Both journalists and lay social media users have mixed opinions on fact checking and information verification services, write Petter Bae Brandtzaeg and Asbjørn Følstad, both of the Norwegian research company SINTEF, with María Ángeles Chaparro Domínguez, of Universidad Internacional de La Rioja, Spain.
The authors conducted group interviews with 18 Norwegian journalism students and individual interviews with 14 working journalists. Social media users’ opinions were studied by analysing 595 social media posts regarding fact checking services.
Both journalists and social media users expressed mixed views toward the services. Journalists’ views, however, were more nuanced: while they recognized the services’ potential use, they were reluctant to fully rely on the unsupervised work of non-journalists. The social media posts were more polarized. While others celebrated the fact checkers as definitive proof of their own views, others decried them as politically biased or even fraudulent.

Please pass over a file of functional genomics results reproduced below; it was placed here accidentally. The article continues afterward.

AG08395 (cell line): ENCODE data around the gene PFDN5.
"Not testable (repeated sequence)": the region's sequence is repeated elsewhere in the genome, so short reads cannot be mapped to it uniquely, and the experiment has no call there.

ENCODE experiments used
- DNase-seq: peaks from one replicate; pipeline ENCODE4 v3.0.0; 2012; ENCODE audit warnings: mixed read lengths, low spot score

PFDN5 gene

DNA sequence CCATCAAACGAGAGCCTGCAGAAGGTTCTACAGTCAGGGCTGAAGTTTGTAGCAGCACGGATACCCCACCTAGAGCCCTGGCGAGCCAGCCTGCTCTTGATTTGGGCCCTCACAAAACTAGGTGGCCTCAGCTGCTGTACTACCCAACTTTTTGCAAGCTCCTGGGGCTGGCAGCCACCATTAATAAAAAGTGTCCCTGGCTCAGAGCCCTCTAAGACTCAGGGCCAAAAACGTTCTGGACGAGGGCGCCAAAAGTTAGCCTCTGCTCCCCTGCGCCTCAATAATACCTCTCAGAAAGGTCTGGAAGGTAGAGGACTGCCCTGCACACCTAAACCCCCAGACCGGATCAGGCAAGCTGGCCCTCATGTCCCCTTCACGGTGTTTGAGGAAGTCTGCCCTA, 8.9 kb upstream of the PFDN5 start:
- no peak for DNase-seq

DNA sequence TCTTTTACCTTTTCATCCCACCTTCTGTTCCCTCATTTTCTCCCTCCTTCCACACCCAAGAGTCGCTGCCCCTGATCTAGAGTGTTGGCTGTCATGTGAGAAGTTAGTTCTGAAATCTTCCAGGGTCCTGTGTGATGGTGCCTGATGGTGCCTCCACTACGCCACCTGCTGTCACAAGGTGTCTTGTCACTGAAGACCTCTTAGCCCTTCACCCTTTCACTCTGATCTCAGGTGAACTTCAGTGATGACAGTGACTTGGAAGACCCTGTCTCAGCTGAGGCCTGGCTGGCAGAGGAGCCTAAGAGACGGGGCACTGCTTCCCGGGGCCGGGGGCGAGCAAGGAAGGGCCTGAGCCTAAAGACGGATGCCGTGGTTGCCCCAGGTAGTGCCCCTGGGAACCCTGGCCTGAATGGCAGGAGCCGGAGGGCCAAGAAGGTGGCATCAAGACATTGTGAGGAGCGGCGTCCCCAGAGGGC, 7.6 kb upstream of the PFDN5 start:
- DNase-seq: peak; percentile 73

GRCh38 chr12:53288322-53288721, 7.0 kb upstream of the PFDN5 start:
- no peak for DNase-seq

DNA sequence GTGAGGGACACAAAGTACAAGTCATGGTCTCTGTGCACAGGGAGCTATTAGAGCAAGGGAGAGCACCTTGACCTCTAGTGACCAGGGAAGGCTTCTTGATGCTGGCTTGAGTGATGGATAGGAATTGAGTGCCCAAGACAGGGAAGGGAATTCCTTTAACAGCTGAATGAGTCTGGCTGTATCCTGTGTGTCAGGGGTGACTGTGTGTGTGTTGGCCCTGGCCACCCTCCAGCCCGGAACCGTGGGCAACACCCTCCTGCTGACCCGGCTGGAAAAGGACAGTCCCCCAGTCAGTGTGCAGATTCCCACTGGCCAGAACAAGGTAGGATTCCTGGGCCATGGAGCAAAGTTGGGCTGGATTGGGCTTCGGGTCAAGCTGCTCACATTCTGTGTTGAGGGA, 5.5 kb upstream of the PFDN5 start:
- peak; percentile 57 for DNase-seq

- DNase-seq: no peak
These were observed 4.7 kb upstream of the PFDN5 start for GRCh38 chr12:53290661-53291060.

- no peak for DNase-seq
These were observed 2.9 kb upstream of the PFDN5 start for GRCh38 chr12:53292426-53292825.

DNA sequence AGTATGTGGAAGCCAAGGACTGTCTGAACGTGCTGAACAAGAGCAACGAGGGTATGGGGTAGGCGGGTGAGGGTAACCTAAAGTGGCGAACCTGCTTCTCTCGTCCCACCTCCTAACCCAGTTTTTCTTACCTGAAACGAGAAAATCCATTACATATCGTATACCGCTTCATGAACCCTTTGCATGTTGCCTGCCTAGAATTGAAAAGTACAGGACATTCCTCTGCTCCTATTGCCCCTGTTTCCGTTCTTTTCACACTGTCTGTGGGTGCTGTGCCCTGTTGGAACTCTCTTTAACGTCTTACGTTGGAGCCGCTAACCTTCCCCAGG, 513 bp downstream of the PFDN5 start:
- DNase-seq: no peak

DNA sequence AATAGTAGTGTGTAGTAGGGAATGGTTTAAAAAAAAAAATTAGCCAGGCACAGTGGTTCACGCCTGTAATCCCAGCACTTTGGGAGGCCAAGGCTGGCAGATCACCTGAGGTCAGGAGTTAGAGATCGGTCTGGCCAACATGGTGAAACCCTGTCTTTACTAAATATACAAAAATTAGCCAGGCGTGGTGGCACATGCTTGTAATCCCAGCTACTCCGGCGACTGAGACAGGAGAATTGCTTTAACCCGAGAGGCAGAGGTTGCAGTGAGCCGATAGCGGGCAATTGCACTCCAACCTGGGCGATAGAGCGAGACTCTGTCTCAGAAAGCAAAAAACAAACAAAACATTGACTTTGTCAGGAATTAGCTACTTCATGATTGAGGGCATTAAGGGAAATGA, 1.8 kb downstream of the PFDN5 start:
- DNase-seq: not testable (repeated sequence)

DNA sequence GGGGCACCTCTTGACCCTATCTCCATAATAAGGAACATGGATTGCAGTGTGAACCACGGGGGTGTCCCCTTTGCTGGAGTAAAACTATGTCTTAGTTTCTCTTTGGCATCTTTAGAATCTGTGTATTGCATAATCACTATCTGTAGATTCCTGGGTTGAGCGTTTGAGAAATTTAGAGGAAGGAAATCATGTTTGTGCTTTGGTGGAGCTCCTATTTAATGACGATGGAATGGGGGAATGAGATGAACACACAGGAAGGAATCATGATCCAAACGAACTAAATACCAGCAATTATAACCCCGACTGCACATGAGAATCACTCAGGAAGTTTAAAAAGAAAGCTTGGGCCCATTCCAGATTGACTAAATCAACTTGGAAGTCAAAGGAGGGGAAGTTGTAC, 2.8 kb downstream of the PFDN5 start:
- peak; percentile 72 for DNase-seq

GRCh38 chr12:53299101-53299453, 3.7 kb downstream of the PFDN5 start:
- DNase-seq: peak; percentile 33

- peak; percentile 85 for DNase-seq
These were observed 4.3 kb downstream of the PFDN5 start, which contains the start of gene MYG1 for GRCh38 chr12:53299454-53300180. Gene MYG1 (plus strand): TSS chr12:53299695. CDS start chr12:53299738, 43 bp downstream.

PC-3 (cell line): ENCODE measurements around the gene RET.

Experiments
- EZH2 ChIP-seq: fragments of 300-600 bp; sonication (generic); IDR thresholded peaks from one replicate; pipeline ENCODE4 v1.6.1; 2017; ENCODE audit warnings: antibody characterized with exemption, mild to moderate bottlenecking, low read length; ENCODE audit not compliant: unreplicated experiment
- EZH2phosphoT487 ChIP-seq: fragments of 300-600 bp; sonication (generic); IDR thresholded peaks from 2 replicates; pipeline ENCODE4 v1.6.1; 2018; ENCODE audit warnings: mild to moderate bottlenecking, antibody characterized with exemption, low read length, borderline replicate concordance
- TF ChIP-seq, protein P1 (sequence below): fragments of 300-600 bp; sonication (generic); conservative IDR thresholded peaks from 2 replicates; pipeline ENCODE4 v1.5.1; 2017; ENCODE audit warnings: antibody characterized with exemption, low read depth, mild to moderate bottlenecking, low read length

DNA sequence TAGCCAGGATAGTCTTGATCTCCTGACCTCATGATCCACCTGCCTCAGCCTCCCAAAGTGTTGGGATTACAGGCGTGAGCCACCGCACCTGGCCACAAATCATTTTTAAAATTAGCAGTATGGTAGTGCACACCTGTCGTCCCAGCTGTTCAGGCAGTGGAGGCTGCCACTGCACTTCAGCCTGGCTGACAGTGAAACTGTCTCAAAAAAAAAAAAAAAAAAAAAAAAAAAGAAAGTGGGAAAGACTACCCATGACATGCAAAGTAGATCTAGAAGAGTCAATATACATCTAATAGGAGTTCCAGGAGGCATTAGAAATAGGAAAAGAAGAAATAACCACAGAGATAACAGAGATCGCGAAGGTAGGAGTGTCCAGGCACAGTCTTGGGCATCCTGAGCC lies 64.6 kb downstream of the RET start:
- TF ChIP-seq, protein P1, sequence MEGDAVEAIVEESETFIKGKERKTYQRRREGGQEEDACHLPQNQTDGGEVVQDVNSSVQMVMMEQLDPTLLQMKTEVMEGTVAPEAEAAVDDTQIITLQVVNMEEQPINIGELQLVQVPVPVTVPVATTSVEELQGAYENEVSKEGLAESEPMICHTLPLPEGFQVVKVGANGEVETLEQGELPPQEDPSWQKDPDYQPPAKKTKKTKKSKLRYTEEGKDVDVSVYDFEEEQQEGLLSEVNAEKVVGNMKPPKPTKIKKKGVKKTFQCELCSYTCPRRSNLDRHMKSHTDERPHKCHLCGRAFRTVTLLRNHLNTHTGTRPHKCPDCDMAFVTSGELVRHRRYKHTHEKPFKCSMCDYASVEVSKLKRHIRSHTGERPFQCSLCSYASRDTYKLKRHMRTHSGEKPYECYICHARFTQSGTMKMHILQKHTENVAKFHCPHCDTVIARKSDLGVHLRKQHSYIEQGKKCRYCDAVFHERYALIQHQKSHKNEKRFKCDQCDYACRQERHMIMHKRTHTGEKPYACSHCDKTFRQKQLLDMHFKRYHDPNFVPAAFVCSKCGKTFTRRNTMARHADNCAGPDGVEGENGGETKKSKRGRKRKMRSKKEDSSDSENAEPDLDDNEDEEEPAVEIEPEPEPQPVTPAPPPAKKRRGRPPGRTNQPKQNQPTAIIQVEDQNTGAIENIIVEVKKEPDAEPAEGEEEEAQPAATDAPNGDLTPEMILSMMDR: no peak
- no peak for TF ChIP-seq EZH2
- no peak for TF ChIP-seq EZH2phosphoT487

The authors conclude their article with three recommendations for making fact checkers and verification services more useful.
- Fact checkers should acknowledge their limitations and highlight their proof rather than underscore their conclusions’ veracity
- Fact checkers should be transparent about the cases they choose and the verification process they use
- Fact checkers should try collaborating with the “lay public”
The article “How Journalists and Social Media Users Perceive Online Fact-Checking and Verification Services” was published by the journal Journalism Practice. It is available online on the publisher’s website (abstract free) or on Academia.edu (open access). Further information of the study is available on the project’s website.
Picture: Magnified Port by Robert Zetzsche, licence CC BY-NC 2.0.